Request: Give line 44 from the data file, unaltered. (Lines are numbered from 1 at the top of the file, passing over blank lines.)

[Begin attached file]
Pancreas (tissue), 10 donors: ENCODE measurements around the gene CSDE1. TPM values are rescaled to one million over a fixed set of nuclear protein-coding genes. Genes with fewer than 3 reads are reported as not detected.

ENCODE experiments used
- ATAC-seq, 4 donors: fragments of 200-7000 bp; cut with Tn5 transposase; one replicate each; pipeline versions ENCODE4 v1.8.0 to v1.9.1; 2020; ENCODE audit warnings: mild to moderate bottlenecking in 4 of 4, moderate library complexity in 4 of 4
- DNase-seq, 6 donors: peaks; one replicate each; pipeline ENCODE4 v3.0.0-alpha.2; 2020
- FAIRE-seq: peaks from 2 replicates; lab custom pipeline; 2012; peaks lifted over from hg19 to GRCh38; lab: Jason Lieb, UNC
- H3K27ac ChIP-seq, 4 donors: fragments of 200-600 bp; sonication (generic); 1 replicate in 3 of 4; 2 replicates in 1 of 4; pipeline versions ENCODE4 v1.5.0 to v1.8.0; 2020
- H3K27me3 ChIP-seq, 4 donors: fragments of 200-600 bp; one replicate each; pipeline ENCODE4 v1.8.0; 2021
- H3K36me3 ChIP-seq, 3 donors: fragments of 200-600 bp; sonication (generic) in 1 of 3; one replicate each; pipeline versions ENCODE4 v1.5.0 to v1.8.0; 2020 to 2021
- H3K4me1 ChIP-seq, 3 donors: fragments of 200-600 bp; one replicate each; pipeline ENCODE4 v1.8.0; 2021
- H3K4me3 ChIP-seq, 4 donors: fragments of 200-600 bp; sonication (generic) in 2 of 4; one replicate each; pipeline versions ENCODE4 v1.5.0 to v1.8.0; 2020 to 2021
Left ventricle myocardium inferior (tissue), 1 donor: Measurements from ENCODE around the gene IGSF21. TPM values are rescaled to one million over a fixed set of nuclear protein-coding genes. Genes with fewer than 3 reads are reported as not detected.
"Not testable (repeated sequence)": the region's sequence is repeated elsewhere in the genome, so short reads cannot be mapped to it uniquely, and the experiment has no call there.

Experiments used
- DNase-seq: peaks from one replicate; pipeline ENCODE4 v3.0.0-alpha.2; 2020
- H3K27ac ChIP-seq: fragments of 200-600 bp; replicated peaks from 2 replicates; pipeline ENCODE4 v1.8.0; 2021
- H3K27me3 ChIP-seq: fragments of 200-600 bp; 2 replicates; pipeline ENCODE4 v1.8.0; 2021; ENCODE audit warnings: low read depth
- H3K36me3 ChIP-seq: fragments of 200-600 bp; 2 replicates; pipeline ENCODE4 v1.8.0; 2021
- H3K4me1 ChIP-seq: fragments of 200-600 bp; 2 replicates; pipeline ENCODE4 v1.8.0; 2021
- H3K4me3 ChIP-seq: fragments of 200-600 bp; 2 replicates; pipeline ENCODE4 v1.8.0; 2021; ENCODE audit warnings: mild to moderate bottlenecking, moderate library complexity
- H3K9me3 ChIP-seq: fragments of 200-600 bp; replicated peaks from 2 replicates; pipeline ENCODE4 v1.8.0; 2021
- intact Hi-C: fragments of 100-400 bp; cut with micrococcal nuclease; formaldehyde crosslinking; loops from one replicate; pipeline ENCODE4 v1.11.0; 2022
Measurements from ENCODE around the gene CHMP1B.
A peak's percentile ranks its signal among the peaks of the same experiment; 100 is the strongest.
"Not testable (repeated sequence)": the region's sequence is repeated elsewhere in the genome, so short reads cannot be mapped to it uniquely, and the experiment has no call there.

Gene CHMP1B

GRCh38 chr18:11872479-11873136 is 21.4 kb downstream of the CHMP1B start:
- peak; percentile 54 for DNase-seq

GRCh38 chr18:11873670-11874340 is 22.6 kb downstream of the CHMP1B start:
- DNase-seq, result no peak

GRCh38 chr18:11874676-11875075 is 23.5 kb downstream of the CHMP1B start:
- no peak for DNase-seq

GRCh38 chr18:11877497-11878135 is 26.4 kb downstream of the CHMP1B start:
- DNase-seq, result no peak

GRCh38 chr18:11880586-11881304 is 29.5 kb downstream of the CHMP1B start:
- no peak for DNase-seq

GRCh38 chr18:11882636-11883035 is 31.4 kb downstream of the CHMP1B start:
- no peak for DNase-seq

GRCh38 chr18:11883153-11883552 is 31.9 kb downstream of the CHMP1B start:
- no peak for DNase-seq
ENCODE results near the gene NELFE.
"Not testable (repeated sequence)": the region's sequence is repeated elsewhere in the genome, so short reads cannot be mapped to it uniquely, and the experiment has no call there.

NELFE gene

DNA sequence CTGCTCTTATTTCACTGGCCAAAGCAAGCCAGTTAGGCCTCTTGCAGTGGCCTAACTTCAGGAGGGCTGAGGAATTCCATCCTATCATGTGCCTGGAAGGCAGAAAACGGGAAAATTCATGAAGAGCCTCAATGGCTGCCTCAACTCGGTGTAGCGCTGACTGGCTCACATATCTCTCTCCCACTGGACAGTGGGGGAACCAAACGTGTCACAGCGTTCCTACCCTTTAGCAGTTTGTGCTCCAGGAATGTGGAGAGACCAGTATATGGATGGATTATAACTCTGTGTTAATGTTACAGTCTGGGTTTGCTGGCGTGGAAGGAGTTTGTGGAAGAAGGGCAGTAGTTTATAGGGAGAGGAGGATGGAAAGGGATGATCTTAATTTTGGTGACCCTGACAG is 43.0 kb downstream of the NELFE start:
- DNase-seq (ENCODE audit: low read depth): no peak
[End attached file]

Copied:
- DNase-seq (ENCODE audit: low read depth): no peak